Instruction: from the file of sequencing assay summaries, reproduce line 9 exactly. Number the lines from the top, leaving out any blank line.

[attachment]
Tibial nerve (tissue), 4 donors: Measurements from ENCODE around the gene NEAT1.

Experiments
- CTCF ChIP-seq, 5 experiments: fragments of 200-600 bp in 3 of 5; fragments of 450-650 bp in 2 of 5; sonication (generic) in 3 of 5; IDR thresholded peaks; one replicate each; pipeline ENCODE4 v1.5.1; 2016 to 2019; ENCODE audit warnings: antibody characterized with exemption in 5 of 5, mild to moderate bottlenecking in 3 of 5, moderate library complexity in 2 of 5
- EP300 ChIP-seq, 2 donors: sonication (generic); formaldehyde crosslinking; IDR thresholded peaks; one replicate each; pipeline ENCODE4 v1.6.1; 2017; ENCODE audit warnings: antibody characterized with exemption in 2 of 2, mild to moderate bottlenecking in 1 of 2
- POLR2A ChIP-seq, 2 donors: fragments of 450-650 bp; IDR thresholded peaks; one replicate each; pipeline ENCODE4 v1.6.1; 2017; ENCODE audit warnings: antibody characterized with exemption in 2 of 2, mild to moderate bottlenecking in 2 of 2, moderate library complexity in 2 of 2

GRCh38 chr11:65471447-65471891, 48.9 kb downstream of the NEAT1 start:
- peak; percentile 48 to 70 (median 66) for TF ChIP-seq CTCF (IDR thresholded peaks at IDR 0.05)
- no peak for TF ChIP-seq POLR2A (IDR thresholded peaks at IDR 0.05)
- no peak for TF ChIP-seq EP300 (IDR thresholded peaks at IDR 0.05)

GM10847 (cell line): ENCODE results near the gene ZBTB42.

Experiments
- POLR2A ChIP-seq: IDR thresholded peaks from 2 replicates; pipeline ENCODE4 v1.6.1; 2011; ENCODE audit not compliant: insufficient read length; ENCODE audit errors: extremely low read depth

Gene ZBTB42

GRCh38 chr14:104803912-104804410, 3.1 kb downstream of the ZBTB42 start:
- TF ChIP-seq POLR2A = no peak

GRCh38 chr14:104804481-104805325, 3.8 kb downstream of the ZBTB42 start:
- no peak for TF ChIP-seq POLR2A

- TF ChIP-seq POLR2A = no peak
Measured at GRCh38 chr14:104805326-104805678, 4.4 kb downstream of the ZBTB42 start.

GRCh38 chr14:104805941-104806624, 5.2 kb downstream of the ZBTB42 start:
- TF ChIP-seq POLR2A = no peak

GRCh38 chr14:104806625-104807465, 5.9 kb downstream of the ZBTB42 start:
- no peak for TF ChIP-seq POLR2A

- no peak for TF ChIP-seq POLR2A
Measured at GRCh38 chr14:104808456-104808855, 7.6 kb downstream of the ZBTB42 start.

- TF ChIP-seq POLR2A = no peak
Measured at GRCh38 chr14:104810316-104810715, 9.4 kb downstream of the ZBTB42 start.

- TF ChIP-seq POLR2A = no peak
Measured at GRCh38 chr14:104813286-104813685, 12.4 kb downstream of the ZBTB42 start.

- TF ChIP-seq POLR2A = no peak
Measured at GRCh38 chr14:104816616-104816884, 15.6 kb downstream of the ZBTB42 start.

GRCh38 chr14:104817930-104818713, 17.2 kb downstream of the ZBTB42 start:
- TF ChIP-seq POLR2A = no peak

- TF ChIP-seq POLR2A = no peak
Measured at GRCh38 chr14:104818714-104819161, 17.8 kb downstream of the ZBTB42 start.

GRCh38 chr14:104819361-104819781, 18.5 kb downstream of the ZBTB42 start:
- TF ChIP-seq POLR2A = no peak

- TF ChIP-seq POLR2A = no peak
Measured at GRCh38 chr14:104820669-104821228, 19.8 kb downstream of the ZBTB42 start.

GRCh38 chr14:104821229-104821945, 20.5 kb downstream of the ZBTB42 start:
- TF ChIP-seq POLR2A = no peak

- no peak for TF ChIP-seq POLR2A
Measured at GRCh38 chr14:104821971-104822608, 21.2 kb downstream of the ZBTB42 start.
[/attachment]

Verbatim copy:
- no peak for TF ChIP-seq EP300 (IDR thresholded peaks at IDR 0.05)